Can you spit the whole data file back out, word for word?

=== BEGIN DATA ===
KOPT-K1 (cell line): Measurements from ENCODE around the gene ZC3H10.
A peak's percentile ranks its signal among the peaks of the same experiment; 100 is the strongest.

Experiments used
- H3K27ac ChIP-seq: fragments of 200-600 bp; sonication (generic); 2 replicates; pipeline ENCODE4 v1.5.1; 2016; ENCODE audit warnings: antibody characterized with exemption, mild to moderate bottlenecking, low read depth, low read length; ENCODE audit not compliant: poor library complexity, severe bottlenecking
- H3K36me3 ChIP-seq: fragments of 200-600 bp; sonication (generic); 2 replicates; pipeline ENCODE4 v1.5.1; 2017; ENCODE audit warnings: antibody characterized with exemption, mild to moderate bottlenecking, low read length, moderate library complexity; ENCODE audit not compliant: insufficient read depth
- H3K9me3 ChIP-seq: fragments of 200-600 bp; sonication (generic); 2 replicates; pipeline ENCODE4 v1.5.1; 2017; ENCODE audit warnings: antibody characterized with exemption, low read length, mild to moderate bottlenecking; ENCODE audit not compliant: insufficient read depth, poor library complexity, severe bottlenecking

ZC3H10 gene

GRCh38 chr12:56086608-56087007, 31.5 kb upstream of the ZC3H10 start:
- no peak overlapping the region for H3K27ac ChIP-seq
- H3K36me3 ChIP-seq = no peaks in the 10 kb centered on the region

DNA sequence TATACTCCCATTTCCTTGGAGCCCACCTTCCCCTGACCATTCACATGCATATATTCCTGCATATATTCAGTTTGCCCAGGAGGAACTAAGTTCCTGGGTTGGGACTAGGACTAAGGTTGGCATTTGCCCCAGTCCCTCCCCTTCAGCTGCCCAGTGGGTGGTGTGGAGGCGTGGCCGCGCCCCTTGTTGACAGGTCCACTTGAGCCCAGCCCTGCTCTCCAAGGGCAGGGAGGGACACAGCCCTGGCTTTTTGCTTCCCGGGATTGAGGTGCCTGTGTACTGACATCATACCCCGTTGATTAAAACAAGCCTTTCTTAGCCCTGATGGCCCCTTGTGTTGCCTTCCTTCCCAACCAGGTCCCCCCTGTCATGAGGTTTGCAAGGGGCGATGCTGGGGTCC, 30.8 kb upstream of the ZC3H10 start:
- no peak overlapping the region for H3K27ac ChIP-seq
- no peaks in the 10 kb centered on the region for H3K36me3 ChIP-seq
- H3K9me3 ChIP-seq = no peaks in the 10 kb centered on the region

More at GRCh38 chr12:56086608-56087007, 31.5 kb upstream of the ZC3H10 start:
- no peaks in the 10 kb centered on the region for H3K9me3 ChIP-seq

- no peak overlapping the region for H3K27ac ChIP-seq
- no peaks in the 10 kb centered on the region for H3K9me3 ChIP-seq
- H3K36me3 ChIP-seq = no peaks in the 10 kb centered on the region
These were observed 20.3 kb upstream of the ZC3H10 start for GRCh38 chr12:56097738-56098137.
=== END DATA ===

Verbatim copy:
KOPT-K1 (cell line): Measurements from ENCODE around the gene ZC3H10.
A peak's percentile ranks its signal among the peaks of the same experiment; 100 is the strongest.

Experiments used
- H3K27ac ChIP-seq: fragments of 200-600 bp; sonication (generic); 2 replicates; pipeline ENCODE4 v1.5.1; 2016; ENCODE audit warnings: antibody characterized with exemption, mild to moderate bottlenecking, low read depth, low read length; ENCODE audit not compliant: poor library complexity, severe bottlenecking
- H3K36me3 ChIP-seq: fragments of 200-600 bp; sonication (generic); 2 replicates; pipeline ENCODE4 v1.5.1; 2017; ENCODE audit warnings: antibody characterized with exemption, mild to moderate bottlenecking, low read length, moderate library complexity; ENCODE audit not compliant: insufficient read depth
- H3K9me3 ChIP-seq: fragments of 200-600 bp; sonication (generic); 2 replicates; pipeline ENCODE4 v1.5.1; 2017; ENCODE audit warnings: antibody characterized with exemption, low read length, mild to moderate bottlenecking; ENCODE audit not compliant: insufficient read depth, poor library complexity, severe bottlenecking

ZC3H10 gene

GRCh38 chr12:56086608-56087007, 31.5 kb upstream of the ZC3H10 start:
- no peak overlapping the region for H3K27ac ChIP-seq
- H3K36me3 ChIP-seq = no peaks in the 10 kb centered on the region

DNA sequence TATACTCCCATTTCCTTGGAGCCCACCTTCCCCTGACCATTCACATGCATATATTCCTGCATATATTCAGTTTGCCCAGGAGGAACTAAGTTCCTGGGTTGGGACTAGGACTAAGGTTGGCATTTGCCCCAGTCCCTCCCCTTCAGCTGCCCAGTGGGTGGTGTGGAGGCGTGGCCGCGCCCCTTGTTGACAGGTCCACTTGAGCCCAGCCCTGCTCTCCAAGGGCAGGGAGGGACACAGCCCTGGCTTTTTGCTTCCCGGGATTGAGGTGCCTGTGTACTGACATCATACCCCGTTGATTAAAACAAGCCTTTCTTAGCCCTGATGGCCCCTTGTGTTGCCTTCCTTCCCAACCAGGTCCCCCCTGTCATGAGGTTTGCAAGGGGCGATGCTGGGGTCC, 30.8 kb upstream of the ZC3H10 start:
- no peak overlapping the region for H3K27ac ChIP-seq
- no peaks in the 10 kb centered on the region for H3K36me3 ChIP-seq
- H3K9me3 ChIP-seq = no peaks in the 10 kb centered on the region

More at GRCh38 chr12:56086608-56087007, 31.5 kb upstream of the ZC3H10 start:
- no peaks in the 10 kb centered on the region for H3K9me3 ChIP-seq

- no peak overlapping the region for H3K27ac ChIP-seq
- no peaks in the 10 kb centered on the region for H3K9me3 ChIP-seq
- H3K36me3 ChIP-seq = no peaks in the 10 kb centered on the region
These were observed 20.3 kb upstream of the ZC3H10 start for GRCh38 chr12:56097738-56098137.